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Deal of the Week
by Liana Hawes

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Jeff Bezos’ purchase of The Washington Post last week was a media darling of a deal.  The waning  newspaper finally got a buyer and to everyone’s surprise  it’s Amazon.com’s  founder who paid $250M for the Pulitzer Prize winning  Daily, once valued at several billion dollars.  Bezos was there to catch the Post in what could have been a steep fall from grace if a buyer didn’t show. Bezos dealt with the Graham Family, the paper’s publishers and operating executives for four generations.

The year 1993 was the height of The Washington Post’s daily circulation which peaked at 843,332 daily subscribers (source: Alliance For Audited Media).  In March 2013, The Post’s daily circulation was 474,767 and was down 7 percent in the first half of 2013. In 2012, the paper had 640 employees. It once had 1,000.  The Washington Post Company reported that it lost $50M in revenue during the first part of the year, because of its newspaper operation.  Despite its legacy and prestige, the Washington Post is now a cash drain.

Large publicly traded companies don’t want their newspaper properties any more.  But small private investors do. Bezos, however, is not just any investor. If you look at his personal wealth, this $250M price was not a big purchase , a drop in the bucket for Bezos.   There’s six degrees of separation and, if you read between the lines, the purchase is not that surprising.

What does Jeff Bezos, a techie entrepreneur/billionaire  possibly want with a newspaper property with declining circulation and advertising?  Bezos is a media mogul who changed the book publishing industry and managed to make Amazon into a brand giant and household name –  and himself a billionaire in the process through Amazon’s various operating entities.  Who has not bought a book from Amazon or gone shopping on the site?   If Bezos hasn’t made Amazon.com consistently profitable, he has made it  valuable as a brand giant, an in-your-face always-on digital media company.

Whether we can expect that The Post, which won a Pulitzer Prize for breaking a key Watergate story in 1973, has any hope for a bright future, let’s watch and see if the sale signifies, “The beginning of a phase in which this Gilded Age’s major beneficiaries reinvest in the infrastructure of our public intelligence,” as  stated by The Atlantic editor James Fallows who’ said the deal put him in a ‘state of shock’, according to an August 5 story in The New York Times Dealbook column.

When a media or communications company invests in or acquires a content company or digital media property,  typically a subscriber base is  co-opted such that existing content and programming expands to a new audience of consumers creating revenue growth opportunities CPMs.  Media conglomerates, therefore, are one of the most heavily regulated sectors.  Their ownership of the airwaves and broadcast networks monopolized access and control of public communication to serve their own commercial interests.  Aside from broadband and cable, where are new audiences to be found?  Where will those 474,767 Post subscribers go, along with those of their sister properties?  Where will The Post’s find a new audience for its editorial content?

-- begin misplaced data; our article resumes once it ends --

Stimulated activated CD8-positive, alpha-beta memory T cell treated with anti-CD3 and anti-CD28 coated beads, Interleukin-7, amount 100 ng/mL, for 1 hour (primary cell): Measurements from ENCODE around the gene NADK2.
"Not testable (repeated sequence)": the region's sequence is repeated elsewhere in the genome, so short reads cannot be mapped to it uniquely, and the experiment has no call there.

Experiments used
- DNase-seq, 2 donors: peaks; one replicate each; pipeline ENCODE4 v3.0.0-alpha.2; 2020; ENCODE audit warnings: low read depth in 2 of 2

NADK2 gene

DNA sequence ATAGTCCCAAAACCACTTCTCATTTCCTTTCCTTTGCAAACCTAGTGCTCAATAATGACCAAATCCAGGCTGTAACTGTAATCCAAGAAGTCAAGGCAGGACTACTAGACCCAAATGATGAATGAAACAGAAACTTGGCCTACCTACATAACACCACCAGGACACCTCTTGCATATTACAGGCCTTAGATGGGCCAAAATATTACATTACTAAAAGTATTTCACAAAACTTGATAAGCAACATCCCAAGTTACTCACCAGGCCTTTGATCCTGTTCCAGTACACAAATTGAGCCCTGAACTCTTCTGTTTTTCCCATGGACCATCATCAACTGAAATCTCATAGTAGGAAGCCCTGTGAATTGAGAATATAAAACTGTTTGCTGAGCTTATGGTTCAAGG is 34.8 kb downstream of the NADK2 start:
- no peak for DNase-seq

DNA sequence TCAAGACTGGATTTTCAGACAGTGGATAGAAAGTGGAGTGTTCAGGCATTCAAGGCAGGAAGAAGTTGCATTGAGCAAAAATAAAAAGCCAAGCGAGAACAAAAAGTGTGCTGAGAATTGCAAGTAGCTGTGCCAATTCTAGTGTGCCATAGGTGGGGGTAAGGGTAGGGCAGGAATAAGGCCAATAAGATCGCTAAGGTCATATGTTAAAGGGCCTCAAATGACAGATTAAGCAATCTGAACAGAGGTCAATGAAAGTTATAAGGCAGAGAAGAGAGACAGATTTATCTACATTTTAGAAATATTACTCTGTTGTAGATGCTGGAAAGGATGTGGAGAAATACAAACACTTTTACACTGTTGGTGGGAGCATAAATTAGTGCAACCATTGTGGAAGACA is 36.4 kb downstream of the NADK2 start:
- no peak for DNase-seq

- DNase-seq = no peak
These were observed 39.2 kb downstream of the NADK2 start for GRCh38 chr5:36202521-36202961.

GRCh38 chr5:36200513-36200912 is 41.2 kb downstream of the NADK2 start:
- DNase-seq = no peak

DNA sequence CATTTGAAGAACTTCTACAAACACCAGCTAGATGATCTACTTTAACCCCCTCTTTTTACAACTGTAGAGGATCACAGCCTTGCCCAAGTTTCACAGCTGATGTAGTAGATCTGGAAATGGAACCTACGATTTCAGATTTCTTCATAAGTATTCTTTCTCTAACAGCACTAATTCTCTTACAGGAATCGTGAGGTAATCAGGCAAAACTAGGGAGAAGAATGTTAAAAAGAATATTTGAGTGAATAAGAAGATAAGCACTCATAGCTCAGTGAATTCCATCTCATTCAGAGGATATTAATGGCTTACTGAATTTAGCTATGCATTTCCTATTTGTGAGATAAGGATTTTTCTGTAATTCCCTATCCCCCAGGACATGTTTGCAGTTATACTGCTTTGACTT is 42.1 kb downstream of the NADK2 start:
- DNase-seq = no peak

Look no further than behind the LDC screen of your Kindle digital reader.  What better medium to deliver and promote news product.    If you are one of the 22 millions owners of an Amazon Kindle devices, you may soon find yourself  a subscriber to The Post and its sister publishing businesses ( also included in the $250M price).  And don’t be surprised if a Post story pops-up during your online shopping experience on Amazon.com.  A digital content distribution model such would not be  rocket science especially for Bezos, who is credited  with changing  consumerism.  All speculative at this point since Bezos himself (not his company) was the purchaser.  But just how will Bezos leverage his new toy from an operations standpoint?    How much fun is there to be had with this new toy?  There could be six degrees of separation?

Now here’s another angle that was investigated by NPR’s media correspondent David Folkenflik, who looked at this deal from the standpoint of intellectual property and sales tax.  This report revealed Amazon to be a major vendor of cloud storage to the CIA which paid Amazon $600M to build its cloud storage system.   While it may be a large storage provider to the CIA, Amazon wants nothing to do with Wikileaks, which it booted from its web hosting service Amazon Web Services back in 2010 at the height of public interest in Wikileaks.  You might think Bezos is new to Washington but his Company had no problem following  the directive of Senator Joe Leiberman when he called for retaliatory action against Wikileaks.  Amazon Web Services stated that Wikileaks violated its terms of service because it “doesn’t own or otherwise control all the rights to the classified content” and that the 250 classified docs that Wikilieaks was publishing was not “redacted in such a way that they were not putting innocent people in jeopardy.”

Whatever the reasons or the way the language is written, Washington may not be such an unfamiliar ground Bezos and his purchase of the Graham enterprise is more of a power shift than a good will purchase of a curious new toy.

Don’t Be Afraid of Social PR
by Erin Elton

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At the AlwaysOn OnMedia conference in NYC yesterday, I saw a fascinating panel on Social Commerce. An interesting statistic came out of the panel discussion from Lance Neuhauser, CEO of The Echo System: 95% of Facebook wall posts from companies go unanswered while call centers for the same companies are packed with customer service reps taking phone calls. Most large companies do not have any employees focusing their time on interacting through social networks to improve their image.